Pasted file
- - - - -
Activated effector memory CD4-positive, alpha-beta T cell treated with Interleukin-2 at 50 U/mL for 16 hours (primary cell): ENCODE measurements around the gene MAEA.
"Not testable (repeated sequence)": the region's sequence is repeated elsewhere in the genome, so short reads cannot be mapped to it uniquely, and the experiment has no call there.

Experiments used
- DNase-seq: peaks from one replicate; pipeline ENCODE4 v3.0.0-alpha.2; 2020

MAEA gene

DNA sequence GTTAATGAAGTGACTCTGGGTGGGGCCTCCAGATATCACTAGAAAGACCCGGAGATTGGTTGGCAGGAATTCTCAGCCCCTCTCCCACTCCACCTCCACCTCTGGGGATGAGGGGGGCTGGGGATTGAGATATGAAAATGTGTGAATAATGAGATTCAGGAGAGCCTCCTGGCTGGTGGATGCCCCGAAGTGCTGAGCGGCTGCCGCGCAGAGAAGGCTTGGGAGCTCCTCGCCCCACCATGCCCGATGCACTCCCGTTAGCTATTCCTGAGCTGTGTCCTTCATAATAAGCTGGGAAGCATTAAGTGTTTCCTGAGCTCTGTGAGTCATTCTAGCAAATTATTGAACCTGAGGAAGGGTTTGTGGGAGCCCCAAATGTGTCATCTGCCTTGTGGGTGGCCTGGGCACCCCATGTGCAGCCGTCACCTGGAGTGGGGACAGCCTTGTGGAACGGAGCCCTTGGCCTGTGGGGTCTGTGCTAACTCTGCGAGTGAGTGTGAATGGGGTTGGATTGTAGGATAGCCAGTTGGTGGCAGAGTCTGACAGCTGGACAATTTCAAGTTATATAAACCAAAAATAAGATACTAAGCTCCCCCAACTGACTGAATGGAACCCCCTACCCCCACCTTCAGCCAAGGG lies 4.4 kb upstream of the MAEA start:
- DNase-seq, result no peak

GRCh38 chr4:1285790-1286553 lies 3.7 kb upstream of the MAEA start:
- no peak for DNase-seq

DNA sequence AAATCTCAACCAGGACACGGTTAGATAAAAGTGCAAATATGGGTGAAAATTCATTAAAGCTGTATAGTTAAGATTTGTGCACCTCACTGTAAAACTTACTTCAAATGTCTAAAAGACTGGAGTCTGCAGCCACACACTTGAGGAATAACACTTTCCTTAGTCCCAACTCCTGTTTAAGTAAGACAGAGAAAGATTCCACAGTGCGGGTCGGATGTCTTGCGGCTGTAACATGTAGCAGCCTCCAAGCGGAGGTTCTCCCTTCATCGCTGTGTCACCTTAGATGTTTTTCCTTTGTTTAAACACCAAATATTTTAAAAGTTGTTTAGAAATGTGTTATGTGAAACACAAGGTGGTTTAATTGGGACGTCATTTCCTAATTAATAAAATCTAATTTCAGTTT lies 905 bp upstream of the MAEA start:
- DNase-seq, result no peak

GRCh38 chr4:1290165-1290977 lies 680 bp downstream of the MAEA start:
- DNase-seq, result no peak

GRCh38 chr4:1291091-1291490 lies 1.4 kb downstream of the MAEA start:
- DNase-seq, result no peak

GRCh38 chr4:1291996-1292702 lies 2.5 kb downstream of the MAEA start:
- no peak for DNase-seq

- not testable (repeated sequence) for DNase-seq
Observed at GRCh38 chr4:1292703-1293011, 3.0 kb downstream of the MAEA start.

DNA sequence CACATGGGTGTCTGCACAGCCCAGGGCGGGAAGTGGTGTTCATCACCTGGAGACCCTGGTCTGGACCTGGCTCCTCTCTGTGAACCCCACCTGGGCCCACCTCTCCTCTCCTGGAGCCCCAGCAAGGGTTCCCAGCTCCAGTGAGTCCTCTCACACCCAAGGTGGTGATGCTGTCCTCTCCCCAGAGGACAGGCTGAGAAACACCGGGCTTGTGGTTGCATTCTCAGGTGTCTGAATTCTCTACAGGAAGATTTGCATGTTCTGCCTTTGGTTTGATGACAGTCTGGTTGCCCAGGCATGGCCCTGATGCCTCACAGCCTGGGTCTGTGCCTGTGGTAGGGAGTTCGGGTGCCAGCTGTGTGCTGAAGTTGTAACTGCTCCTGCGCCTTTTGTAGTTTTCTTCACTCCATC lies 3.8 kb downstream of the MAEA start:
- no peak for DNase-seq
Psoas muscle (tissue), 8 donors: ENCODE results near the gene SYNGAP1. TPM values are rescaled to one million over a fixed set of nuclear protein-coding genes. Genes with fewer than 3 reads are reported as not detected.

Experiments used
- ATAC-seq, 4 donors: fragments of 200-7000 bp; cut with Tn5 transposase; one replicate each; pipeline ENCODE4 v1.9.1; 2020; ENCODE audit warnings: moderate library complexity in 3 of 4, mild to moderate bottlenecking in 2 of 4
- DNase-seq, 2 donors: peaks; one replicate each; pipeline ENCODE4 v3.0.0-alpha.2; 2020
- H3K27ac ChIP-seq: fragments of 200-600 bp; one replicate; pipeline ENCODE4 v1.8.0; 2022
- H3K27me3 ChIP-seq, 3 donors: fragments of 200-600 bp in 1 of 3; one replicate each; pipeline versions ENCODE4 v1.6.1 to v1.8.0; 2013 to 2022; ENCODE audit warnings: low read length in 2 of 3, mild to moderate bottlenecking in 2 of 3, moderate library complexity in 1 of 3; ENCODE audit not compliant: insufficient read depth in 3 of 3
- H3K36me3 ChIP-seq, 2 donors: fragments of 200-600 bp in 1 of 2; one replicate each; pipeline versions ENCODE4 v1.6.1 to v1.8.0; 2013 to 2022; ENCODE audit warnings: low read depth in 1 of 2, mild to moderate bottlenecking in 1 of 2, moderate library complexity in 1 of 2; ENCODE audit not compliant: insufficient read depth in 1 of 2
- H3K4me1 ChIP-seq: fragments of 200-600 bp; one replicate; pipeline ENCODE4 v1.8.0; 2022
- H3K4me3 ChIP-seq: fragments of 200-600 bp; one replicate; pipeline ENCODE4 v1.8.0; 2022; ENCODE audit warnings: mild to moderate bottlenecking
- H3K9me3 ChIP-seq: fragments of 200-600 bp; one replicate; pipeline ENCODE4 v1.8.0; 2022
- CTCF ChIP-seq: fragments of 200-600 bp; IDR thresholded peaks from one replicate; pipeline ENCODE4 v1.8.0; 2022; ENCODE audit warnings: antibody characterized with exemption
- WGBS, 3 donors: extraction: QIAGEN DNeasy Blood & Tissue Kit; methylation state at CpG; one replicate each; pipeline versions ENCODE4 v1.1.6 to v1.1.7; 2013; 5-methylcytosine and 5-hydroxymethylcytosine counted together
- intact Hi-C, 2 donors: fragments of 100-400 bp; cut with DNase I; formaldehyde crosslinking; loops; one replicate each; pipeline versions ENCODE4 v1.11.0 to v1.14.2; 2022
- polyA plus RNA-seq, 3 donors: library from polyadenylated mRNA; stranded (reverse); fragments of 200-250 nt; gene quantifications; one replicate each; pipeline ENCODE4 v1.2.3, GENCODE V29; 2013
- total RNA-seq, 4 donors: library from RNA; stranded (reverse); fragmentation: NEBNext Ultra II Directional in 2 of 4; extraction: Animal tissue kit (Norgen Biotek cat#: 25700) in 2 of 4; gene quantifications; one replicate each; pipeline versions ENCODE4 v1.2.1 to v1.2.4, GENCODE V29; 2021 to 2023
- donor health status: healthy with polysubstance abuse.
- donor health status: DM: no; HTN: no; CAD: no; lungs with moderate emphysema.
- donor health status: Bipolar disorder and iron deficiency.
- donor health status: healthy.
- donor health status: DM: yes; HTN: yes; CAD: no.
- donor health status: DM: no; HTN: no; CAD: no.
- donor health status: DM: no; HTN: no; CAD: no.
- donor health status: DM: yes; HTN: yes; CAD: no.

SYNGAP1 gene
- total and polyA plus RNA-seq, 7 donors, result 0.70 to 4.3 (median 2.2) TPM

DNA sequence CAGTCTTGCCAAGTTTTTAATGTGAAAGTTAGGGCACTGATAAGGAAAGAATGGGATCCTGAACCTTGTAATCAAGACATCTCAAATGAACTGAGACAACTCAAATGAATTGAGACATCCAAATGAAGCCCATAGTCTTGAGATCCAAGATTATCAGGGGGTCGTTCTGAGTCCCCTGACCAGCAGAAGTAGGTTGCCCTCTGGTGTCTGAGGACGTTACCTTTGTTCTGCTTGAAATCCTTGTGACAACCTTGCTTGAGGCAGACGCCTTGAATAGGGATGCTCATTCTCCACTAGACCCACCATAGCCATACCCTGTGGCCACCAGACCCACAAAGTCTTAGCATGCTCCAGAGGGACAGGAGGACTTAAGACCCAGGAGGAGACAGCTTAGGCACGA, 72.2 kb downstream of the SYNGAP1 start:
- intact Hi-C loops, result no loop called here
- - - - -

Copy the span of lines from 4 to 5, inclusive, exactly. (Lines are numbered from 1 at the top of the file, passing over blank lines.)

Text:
- DNase-seq: peaks from one replicate; pipeline ENCODE4 v3.0.0-alpha.2; 2020

MAEA gene